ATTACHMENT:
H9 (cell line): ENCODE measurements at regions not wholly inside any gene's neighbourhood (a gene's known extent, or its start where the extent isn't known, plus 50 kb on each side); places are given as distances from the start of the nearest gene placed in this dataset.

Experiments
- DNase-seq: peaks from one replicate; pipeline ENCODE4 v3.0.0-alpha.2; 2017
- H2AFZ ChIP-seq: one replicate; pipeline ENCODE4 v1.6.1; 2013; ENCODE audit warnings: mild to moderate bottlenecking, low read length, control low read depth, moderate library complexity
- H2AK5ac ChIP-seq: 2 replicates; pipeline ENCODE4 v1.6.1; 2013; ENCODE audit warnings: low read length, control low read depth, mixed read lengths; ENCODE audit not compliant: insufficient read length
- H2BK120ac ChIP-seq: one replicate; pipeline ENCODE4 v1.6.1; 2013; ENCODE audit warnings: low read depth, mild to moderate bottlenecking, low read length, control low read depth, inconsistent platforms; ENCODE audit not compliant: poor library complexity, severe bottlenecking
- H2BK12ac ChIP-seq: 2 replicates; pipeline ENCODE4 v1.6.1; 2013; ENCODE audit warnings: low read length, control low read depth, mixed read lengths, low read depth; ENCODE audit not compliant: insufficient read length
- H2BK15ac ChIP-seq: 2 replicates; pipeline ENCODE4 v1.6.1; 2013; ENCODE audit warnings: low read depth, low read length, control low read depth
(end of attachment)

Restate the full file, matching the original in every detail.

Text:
H9 (cell line): ENCODE measurements at regions not wholly inside any gene's neighbourhood (a gene's known extent, or its start where the extent isn't known, plus 50 kb on each side); places are given as distances from the start of the nearest gene placed in this dataset.

Experiments
- DNase-seq: peaks from one replicate; pipeline ENCODE4 v3.0.0-alpha.2; 2017
- H2AFZ ChIP-seq: one replicate; pipeline ENCODE4 v1.6.1; 2013; ENCODE audit warnings: mild to moderate bottlenecking, low read length, control low read depth, moderate library complexity
- H2AK5ac ChIP-seq: 2 replicates; pipeline ENCODE4 v1.6.1; 2013; ENCODE audit warnings: low read length, control low read depth, mixed read lengths; ENCODE audit not compliant: insufficient read length
- H2BK120ac ChIP-seq: one replicate; pipeline ENCODE4 v1.6.1; 2013; ENCODE audit warnings: low read depth, mild to moderate bottlenecking, low read length, control low read depth, inconsistent platforms; ENCODE audit not compliant: poor library complexity, severe bottlenecking
- H2BK12ac ChIP-seq: 2 replicates; pipeline ENCODE4 v1.6.1; 2013; ENCODE audit warnings: low read length, control low read depth, mixed read lengths, low read depth; ENCODE audit not compliant: insufficient read length
- H2BK15ac ChIP-seq: 2 replicates; pipeline ENCODE4 v1.6.1; 2013; ENCODE audit warnings: low read depth, low read length, control low read depth